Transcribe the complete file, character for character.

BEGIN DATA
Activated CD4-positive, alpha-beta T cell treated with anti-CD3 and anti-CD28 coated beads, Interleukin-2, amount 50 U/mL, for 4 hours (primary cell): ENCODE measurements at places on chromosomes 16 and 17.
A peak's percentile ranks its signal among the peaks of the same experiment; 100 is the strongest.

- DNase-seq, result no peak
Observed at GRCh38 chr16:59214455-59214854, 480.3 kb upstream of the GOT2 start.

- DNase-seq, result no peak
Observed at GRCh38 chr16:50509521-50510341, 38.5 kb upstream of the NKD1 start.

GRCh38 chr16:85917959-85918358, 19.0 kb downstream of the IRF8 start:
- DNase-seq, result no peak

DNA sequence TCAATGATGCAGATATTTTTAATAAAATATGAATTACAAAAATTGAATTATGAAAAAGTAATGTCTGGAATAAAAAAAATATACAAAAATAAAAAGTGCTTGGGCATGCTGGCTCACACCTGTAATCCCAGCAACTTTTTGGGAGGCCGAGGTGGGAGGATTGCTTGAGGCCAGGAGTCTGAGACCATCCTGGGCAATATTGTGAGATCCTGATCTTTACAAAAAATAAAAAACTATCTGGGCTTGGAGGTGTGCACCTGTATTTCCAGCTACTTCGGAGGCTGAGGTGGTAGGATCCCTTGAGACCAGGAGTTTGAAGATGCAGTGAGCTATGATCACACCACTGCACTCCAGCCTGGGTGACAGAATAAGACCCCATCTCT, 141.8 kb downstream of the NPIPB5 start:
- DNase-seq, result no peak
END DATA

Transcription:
Activated CD4-positive, alpha-beta T cell treated with anti-CD3 and anti-CD28 coated beads, Interleukin-2, amount 50 U/mL, for 4 hours (primary cell): ENCODE measurements at places on chromosomes 16 and 17.
A peak's percentile ranks its signal among the peaks of the same experiment; 100 is the strongest.

- DNase-seq, result no peak
Observed at GRCh38 chr16:59214455-59214854, 480.3 kb upstream of the GOT2 start.

- DNase-seq, result no peak
Observed at GRCh38 chr16:50509521-50510341, 38.5 kb upstream of the NKD1 start.

GRCh38 chr16:85917959-85918358, 19.0 kb downstream of the IRF8 start:
- DNase-seq, result no peak

DNA sequence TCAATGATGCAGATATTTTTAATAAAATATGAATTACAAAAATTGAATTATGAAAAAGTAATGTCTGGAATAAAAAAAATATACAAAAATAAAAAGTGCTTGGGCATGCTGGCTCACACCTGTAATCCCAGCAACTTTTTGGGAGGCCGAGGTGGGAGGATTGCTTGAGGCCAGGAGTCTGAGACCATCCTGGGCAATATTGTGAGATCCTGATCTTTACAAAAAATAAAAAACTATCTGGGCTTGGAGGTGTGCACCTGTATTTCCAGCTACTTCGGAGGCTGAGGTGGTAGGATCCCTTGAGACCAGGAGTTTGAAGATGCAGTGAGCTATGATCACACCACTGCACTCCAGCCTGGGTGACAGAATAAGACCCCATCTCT, 141.8 kb downstream of the NPIPB5 start:
- DNase-seq, result no peak